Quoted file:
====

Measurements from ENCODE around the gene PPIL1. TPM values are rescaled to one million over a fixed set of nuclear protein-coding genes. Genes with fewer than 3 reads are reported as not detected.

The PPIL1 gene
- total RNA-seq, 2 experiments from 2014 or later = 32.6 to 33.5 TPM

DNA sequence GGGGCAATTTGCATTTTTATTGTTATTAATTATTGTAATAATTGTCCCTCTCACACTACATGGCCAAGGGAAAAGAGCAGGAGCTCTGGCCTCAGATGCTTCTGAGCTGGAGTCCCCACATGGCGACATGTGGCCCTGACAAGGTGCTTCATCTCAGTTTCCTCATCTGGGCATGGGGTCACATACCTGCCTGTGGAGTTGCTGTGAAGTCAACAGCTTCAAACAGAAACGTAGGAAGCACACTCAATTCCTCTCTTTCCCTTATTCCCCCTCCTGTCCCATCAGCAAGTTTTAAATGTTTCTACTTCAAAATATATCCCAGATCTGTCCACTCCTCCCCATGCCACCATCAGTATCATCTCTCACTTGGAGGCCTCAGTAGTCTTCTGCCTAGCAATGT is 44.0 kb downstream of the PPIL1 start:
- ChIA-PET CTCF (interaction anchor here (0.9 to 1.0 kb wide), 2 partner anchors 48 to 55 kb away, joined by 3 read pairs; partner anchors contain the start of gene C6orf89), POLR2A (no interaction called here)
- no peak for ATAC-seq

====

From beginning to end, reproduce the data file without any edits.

Measurements from ENCODE around the gene PPIL1. TPM values are rescaled to one million over a fixed set of nuclear protein-coding genes. Genes with fewer than 3 reads are reported as not detected.

The PPIL1 gene
- total RNA-seq, 2 experiments from 2014 or later = 32.6 to 33.5 TPM

DNA sequence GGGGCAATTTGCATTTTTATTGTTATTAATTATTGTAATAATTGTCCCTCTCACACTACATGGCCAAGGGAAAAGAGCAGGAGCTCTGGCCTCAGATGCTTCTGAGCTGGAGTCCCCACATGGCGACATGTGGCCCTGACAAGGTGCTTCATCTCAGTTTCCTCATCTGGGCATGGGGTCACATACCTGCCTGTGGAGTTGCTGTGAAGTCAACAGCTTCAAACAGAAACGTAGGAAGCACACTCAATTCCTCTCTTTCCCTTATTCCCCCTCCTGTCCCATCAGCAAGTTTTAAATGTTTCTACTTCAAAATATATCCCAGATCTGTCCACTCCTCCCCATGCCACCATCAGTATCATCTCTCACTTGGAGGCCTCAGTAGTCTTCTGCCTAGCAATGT is 44.0 kb downstream of the PPIL1 start:
- ChIA-PET CTCF (interaction anchor here (0.9 to 1.0 kb wide), 2 partner anchors 48 to 55 kb away, joined by 3 read pairs; partner anchors contain the start of gene C6orf89), POLR2A (no interaction called here)
- no peak for ATAC-seq